In this letter, the Council and AILA urged ICE to address reports of restrictions on access to counsel in a range of interview settings. These restrictions, documented in a nation-wide survey of immigration attorneys, included complete bars to attorney presence during ICE interviews and limits on participation when attorneys are permitted to be present. Attorneys also reported that ICE officers often were antagonistic toward attorneys.
June 14, 2011
The Council and AILA provided recommendations for changes to the USCIS Adjudicator's Field Manual (AFM) to better safeguard the attorney's role in USCIS interviews. These recommendations were in response to a request from USCIS to present specific recommendations for changes to USCIS guidance on access to counsel.
July 1, 2020

On June 30, a federal judge in the District of Columbia struck down the Trump administration’s asylum transit ban, ending a sweeping policy that had shut down asylum for most people entering the...

June 25, 2020

The Supreme Court ruled on June 25 that certain asylum seekers forced through a fast-track deportation process at the U.S. border, called “expedited removal,” cannot challenge their deportations...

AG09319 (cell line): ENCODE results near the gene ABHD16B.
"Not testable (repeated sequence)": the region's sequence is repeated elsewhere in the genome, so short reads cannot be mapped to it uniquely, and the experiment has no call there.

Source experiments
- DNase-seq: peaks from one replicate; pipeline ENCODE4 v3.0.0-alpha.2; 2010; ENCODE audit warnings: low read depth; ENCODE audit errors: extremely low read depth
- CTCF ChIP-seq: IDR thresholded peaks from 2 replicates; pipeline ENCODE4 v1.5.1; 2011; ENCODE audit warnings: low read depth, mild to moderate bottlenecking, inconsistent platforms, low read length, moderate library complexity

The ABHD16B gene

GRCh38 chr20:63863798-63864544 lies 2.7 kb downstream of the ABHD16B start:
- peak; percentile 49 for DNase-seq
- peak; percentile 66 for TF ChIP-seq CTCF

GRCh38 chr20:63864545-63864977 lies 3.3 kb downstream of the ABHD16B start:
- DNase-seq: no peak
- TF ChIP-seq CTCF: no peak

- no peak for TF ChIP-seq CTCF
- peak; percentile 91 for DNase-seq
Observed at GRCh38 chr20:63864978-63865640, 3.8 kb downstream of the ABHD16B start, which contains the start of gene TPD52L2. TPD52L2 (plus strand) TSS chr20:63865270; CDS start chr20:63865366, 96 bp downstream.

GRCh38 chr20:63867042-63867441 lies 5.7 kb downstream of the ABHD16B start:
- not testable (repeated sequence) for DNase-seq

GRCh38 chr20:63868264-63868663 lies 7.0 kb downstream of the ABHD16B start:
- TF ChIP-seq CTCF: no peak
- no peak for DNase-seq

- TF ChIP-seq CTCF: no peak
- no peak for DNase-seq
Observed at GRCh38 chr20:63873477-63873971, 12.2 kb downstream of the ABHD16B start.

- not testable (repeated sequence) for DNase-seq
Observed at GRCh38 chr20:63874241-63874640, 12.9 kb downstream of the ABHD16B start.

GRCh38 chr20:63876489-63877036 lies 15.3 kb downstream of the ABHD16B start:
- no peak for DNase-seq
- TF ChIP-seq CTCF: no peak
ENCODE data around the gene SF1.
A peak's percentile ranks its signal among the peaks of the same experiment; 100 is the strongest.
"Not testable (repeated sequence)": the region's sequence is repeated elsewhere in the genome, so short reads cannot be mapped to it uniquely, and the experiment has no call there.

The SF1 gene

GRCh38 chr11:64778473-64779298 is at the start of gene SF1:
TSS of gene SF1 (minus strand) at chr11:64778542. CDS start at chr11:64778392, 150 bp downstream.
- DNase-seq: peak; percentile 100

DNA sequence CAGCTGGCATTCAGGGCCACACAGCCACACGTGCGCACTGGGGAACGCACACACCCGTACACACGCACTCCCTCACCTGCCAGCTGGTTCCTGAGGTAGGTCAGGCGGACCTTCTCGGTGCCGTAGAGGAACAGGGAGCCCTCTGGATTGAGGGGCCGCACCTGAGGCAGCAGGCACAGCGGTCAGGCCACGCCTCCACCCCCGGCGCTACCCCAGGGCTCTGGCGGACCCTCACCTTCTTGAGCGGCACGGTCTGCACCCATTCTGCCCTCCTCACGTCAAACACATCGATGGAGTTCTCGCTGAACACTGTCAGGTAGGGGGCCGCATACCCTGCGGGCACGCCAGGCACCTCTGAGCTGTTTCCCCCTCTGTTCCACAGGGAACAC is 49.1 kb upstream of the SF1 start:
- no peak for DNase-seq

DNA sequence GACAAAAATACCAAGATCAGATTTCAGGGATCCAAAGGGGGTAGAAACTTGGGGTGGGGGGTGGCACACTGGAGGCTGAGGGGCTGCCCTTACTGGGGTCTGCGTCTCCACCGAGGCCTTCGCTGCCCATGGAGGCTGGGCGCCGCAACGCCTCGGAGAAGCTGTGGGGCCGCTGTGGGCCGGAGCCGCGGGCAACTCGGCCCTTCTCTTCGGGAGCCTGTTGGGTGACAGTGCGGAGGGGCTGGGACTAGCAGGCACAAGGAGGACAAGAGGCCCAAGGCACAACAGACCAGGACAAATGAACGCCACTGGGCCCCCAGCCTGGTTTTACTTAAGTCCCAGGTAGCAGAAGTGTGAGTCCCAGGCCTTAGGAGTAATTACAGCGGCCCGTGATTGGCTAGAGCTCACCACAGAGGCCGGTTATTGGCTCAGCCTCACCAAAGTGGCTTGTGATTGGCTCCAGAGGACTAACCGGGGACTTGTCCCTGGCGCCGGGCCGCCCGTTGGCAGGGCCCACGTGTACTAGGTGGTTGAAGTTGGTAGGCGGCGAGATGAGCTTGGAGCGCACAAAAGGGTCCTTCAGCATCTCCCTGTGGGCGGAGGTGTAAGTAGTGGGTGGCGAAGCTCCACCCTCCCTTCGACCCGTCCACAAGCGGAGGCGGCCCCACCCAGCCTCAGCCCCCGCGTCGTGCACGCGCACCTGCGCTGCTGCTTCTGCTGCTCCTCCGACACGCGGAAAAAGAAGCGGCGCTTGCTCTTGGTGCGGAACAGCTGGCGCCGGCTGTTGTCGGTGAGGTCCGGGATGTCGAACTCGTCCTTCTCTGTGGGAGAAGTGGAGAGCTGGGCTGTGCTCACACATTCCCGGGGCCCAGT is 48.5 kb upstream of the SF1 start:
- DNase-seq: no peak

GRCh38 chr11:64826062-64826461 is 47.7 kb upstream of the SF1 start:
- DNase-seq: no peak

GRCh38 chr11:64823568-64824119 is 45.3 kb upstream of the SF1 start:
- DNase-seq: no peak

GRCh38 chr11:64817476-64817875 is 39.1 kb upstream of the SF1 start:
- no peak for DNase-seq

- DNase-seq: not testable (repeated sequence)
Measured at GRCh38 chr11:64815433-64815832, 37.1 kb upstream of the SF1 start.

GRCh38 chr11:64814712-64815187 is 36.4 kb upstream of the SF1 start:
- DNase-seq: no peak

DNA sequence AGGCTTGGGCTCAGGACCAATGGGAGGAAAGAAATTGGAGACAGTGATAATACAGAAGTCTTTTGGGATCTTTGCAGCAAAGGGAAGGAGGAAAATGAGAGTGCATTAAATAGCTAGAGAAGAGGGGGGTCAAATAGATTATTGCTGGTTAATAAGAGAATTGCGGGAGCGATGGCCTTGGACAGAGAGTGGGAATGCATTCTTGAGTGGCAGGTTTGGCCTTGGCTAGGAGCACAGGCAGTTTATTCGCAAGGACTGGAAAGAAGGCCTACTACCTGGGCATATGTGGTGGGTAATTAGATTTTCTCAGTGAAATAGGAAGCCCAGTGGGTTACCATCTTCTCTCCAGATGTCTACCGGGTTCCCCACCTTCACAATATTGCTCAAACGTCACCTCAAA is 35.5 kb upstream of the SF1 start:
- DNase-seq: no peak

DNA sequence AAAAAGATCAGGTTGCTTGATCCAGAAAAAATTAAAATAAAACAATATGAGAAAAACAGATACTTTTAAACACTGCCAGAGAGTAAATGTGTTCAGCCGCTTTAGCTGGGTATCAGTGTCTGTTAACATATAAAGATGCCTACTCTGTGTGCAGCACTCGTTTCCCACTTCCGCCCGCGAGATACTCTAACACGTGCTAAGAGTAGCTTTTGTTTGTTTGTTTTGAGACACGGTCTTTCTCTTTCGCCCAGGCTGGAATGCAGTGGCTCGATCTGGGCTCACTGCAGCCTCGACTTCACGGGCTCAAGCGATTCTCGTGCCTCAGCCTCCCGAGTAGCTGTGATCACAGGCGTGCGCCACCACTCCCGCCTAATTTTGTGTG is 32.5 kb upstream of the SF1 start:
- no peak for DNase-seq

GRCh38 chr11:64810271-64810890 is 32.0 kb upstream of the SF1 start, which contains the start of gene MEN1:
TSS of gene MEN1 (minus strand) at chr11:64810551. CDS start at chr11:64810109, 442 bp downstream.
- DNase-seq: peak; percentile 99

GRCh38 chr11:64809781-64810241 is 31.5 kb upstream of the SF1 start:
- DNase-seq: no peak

June 9, 2020

With 1.2 million cases pending in immigration court, transparency into how the courts are run is more important than ever. Unlike traditional courts where records are public, the only way to get...

June 4, 2020

The U.S. Supreme Court found on Monday that federal courts have the authority to review certain claims from people who are seeking protection from torture. The case, Nasrallah v. Barr, is about...

May 28, 2020

The Board of Immigration Appeals’ (BIA) hiring process for immigration appellate judges was recently revealed. Now, the integrity of the immigration court system has never been more in question....

May 12, 2020

The U.S. government rejects an immigrant’s entire application for a visa or immigration benefit over a single blank field on a form. Applications can be rejected if a box is left unchecked or has...